No, the only positive thing I can really say about LinkedIn is that it doesn’t annoy me as much as Facebook. But then, I do occasionally get some benefit from Facebook.

So I suspect that the right thing to do is to close my account. And yet, as I come to that conclusion, I think of all those distant acquaintances who, having received my annoying message, sigh and say, “Oh well, I suppose I’d better link to him”, and click the button, only to be told that my account is no longer there, so I’d pestered them in vain. Argh!

You see, I can’t win. Social gaffes threaten at every turn… Help! I’m LockedIn…

Hidden Implications of Social Linking

Once, when having dinner at the house of some good friends, I discovered that the other guests, a delightful couple, had a place in New York which they would sometimes rent out to friends and acquaintances. They had a strict rule: they would only let this fine apartment on the Upper West Side to people with whom they had personally had dinner. The rationale for this was simple: they wanted something more than a simple contractual agreement with those who would be occupying their home, and they felt that a certain level of social acquaintance was a good first level of filter, as well as imposing some extra obligations of responsibility on the tenants.

Most people apply similar filters to social networks. At the very least, if you are likely to be reading somebody else’s tweets or posts, you don’t want to read that which is likely to be tedious or offensive. You’re likely to be more forgiving of those who are within your real-life social circle. The concept of a friend, contact or buddy in the online world is open to a wide variety of interpretations, of course, but one network which has traditionally had a clearer definition than others has been LinkedIn.

Linking to someone on LinkedIn has, for me, always implied a little bit more than simple acquaintance. In fact, I think the original site suggested that you should link to people you know and trust, though if that wording is still there, it’s much less obvious now. This was, presumably, because others may use the system to ask you for an onward connection to others; a process which is likely to be somewhat awkward if you don’t really know them, or don’t feel that their acquaintance would be beneficial to your other friends!

So I’ve tended to have a fairly strict rule that I only link to people with whom I’ve at least shaken hands, and ideally had some sort of conversation. I’ve waived the former occasionally for those with whom I’ve had videoconferences, but in general it’s worked well since I joined LinkedIn – gosh! – eight years ago.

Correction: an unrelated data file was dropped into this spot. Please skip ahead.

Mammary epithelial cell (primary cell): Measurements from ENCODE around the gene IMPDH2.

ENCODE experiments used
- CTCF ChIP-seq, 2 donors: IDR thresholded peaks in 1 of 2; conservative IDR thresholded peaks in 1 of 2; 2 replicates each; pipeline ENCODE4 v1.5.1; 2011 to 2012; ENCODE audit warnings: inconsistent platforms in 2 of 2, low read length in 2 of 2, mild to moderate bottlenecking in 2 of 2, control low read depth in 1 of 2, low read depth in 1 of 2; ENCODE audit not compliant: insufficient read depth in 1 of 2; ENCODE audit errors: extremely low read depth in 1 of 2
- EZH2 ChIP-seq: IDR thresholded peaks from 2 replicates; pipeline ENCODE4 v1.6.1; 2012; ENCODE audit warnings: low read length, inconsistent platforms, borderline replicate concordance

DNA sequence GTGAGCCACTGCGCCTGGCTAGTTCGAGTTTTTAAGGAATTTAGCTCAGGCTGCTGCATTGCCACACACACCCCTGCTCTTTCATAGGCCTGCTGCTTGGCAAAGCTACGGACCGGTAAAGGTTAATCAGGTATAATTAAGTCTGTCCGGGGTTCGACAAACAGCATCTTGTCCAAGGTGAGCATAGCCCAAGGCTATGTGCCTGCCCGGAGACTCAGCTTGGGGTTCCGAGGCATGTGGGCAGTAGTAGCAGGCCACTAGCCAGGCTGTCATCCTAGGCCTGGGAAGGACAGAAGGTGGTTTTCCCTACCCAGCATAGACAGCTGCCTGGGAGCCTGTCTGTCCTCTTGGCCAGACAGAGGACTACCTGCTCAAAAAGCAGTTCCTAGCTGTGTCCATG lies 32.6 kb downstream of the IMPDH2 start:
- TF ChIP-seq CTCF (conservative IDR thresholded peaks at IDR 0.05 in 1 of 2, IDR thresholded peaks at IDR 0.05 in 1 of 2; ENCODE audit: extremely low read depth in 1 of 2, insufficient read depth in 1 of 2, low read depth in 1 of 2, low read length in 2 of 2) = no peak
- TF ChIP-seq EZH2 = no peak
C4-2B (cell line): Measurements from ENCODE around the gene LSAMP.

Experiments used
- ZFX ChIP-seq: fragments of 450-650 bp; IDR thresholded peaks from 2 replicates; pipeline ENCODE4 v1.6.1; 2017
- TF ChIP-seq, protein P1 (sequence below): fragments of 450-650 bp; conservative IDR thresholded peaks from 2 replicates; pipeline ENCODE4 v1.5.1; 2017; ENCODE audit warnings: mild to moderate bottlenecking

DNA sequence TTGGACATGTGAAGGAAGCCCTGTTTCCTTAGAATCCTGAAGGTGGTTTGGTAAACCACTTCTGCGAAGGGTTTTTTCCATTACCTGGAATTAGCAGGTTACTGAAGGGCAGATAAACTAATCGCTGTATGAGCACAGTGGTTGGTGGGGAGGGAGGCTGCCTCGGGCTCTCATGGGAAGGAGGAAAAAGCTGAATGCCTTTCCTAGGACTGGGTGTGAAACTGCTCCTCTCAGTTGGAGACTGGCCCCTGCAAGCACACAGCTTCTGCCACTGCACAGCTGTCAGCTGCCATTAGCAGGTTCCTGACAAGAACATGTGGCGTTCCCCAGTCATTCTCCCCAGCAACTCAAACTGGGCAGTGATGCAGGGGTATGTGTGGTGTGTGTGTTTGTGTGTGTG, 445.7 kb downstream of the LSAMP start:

But it seems to be going through massive growth recently, and perhaps it’s now more of an address book than something that implies any level of recommendation? Is LinkedIn the new Plaxo? At any rate, I’m starting to get more requests for links from people who are just interested in making contact, they’re in related fields, they say nice things about stuff I’ve done, and they seem like people I would like if I did get a chance to shake their hand. So my resolve is slipping. Should I stick to my principles, or am I being very last-millennium to insist on a physical meeting?

Noel Coward and Facebook

I still find Facebook a bit confusing. Non-intuitive. And I don’t have this problem with other networks. I’m wondering whether this is because I can’t be bothered to spend much time there, so it’s unfamiliar territory, or whether it really is badly designed, or whether I’m just getting old!

I was an early Facebook user and was rather put off by the invitations I would get to sign up for a plethora of pointless apps. “John Smith has just slapped you on the cheek. Click here to add CheekSlap to your profile…” That’s all handled much better now, but I never really got the FB habit.

This is partly because creating blog posts and web sites was already second nature to me by then, and I preferred publishing in a format over which I had more control, and which was more open. Stuff I write here gets found by Google and is accessible to everyone. Stuff in Facebook doesn’t, and isn’t. When I post on my blog, I can notify my FB friends automatically and the post is only one click away. And I can be pretty confident it will still be accessible in decade or two’s time, which is important for me, to the degree that this is a personal diary.

I also started to use Twitter fairly early and my tweets are similarly cross-posted to FB. You can’t conveniently do this the other way around because of Twitter’s 140 char limit. Yes, I suppose you could tweet a link to new FB content, but again, that link would only be of any use to those with FB accounts. Facebook is a closed, walled garden, though admittedly with rather a lot of people inside the walls now! But as Jason Kottke eloquently put it, Facebook is AOL 2.0.

All of this means that I tend to think of FB as a secondary, write-only medium. I actually post quite a bit there, but almost never directly, and I usually only open the site when I get an email notification that a friend has responded. Is this antisocial? People who take from networks and never contribute anything back are sometimes called leeches. What about the other way around?

I prefer to think that I’m just following Noel Coward’s excellent advice about the new medium of his day, television.

Television, he said, is something for appearing on, not for watching.

Well, exactly, dear boy.

© Copyright Quentin Stafford-Fraser